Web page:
HSS Secretary Issues Limited Waiver of HIPAA Penalties Following Declaration of Public Health Emergency in Florida and Georgia
Following the presidential declaration of public health emergencies in the states of Florida and Georgia in the wake of hurricane Michael, secretary of the Department of Health and Human Services (HHS) Alex Azar has followed suit in both states and has exercised his authority to waive HIPAA sanctions and penalties for certain provisions of the HIPAA Privacy Rule in the disaster areas.
The HIPAA Privacy Rule does permit healthcare providers to share protected health information during disasters to assist patients and ensure they receive the care they need, including sharing information with friends, family members and other individuals directly involved in a patient’s care. The HIPAA Privacy Rule allows the sharing of PHI for public health activities and to prevent or reduce a serious and imminent threat to health or safety. HIPAA-covered entities are also permitted to share information with disaster relief organizations that have been authorized by law to assist with disaster relief efforts without first obtaining permission from patients.
During natural disasters the HIPAA Privacy and Security Rules remain in effect, although following the secretarial declaration, sanctions and penalties against HIPAA covered entities have been waived for the following provisions of the HIPAA Privacy Rule:
- The requirements to obtain a patient’s agreement to speak with family members or friends involved in the patient’s care. See 45 CFR 164.510(b).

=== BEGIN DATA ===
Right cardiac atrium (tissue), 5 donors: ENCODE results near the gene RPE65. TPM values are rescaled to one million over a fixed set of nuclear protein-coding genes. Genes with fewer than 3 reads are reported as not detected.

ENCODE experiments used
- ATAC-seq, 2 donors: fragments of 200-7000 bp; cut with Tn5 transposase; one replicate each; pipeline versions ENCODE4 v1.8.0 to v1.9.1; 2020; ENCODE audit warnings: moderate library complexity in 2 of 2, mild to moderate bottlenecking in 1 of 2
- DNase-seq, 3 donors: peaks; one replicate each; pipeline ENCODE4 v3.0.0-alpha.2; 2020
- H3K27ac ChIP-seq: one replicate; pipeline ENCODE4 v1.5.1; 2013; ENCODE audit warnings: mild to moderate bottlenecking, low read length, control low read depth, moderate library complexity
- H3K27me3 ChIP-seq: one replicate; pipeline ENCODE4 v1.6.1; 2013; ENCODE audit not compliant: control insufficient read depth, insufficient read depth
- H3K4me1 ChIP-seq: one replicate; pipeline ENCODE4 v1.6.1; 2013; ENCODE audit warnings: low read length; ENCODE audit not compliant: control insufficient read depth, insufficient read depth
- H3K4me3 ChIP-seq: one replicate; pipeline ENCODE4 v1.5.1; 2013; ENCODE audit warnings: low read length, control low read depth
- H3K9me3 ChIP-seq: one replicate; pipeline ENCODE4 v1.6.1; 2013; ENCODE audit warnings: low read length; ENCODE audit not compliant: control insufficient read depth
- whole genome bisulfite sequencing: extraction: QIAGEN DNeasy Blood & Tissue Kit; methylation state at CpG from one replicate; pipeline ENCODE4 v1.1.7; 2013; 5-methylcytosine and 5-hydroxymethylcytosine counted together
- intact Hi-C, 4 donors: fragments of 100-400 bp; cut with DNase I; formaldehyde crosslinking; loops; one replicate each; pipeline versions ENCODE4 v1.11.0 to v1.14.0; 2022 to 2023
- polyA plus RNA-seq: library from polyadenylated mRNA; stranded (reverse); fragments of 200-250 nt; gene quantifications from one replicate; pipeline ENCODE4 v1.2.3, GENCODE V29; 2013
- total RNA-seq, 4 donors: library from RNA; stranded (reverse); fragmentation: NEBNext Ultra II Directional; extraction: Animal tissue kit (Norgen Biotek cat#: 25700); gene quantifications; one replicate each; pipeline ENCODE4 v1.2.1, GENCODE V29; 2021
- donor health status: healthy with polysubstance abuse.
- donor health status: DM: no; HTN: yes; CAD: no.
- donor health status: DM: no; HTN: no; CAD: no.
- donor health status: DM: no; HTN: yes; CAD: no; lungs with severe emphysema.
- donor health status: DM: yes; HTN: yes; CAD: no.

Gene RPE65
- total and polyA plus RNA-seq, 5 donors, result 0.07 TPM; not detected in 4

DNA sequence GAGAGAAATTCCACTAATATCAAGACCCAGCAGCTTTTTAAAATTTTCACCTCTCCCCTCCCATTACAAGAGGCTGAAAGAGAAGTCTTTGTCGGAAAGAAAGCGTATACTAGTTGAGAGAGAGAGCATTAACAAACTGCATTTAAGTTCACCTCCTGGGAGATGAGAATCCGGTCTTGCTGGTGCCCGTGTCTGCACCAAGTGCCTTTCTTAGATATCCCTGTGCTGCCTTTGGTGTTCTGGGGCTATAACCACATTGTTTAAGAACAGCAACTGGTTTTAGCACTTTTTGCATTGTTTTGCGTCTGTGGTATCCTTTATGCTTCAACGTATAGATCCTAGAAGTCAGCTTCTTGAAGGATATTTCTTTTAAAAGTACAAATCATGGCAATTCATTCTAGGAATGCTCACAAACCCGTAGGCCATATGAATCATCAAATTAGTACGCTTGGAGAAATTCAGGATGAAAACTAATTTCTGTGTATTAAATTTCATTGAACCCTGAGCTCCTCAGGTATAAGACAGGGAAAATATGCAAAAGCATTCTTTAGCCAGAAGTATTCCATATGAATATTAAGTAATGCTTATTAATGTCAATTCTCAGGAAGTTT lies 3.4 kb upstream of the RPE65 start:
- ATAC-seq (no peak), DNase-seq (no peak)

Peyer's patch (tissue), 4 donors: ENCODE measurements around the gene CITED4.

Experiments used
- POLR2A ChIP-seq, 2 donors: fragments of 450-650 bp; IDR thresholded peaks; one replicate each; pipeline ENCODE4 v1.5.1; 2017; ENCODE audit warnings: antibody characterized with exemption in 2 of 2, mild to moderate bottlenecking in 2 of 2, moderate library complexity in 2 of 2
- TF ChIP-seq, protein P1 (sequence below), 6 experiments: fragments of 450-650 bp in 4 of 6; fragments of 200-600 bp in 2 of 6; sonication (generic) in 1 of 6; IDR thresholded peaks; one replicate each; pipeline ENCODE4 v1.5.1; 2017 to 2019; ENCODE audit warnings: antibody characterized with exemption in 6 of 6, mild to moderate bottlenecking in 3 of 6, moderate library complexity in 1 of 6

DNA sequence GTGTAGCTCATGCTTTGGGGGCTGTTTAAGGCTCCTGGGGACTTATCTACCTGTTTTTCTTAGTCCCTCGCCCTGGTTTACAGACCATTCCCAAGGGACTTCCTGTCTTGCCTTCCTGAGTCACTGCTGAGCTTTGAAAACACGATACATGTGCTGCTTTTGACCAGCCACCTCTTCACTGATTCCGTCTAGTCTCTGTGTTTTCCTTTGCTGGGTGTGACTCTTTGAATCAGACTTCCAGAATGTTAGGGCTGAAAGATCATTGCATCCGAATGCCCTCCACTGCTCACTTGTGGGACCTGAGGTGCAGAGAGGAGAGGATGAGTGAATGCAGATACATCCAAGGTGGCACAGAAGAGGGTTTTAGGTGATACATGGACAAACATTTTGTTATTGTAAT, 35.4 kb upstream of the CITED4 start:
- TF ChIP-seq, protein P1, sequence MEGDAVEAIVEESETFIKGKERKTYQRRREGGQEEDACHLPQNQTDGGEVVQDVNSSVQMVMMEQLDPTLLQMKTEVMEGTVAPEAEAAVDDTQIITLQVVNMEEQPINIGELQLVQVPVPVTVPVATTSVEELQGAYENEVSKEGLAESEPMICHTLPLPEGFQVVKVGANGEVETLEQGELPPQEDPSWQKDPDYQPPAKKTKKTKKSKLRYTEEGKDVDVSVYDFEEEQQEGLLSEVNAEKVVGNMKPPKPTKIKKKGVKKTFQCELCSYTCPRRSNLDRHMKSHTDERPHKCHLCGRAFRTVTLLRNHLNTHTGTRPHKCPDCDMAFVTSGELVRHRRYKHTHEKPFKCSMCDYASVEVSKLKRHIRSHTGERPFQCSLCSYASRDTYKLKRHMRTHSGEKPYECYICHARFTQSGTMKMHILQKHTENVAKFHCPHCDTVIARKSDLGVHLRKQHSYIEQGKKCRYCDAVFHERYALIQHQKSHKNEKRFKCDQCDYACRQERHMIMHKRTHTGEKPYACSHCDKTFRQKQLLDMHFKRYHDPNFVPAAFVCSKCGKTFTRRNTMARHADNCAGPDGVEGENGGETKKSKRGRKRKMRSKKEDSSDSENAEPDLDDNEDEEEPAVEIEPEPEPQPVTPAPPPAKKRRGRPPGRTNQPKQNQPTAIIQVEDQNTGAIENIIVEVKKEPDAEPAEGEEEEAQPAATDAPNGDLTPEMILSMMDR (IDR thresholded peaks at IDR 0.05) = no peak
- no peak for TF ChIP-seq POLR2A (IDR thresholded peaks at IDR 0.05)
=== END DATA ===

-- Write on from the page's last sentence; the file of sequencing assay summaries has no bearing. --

- The requirement to honor a request to opt out of the facility directory. See 45 CFR164.510(a).
- The requirement to distribute a notice of privacy practices. See 45 CFR 164.520.
- The patient’s right to request privacy restrictions. See 45 CFR 164.522(a).
- The patient’s right to request confidential communications. See 45 CFR 164.522(b).
The waiver only applies to qualifying hospitals in the emergency area for the period identified in the public health emergency declaration. Qualifying hospitals are permitted to take advantage of the waiver for up to 72 hours, provided their disaster protocol has been implemented.
The waiver is only in place for the 72-hour period or the duration of the public health emergency declaration, whichever terminates sooner. Once the 72-hour time period is over or the presidential or secretarial declaration terminates, the waiver ends, even for patients still under a hospital’s care.
“We are working closely with state health authorities and private sector partners from hospitals and other healthcare facilities to save lives and protect public health after Hurricane Michael,” said secretary Azar. The declarations will help to ensure that residents in both states have continuous access to the care they need.”
The HHS has said more than 400 medical and public health personnel have been moved into the disaster areas along with caches of medical equipment and a further 300 personnel from the National Disaster Medical Systems and the U.S. Public Health Service Commissioned Corps have been placed on alert. HHS teams will be providing medical services in shelters, assisting with disease surveillance, offering behavioral support to residents and responders, and will be helping to assess whether further federal medical and health support is required in the disaster areas.
HHS guidance on hurricane preparedness, response and recovery can be found here.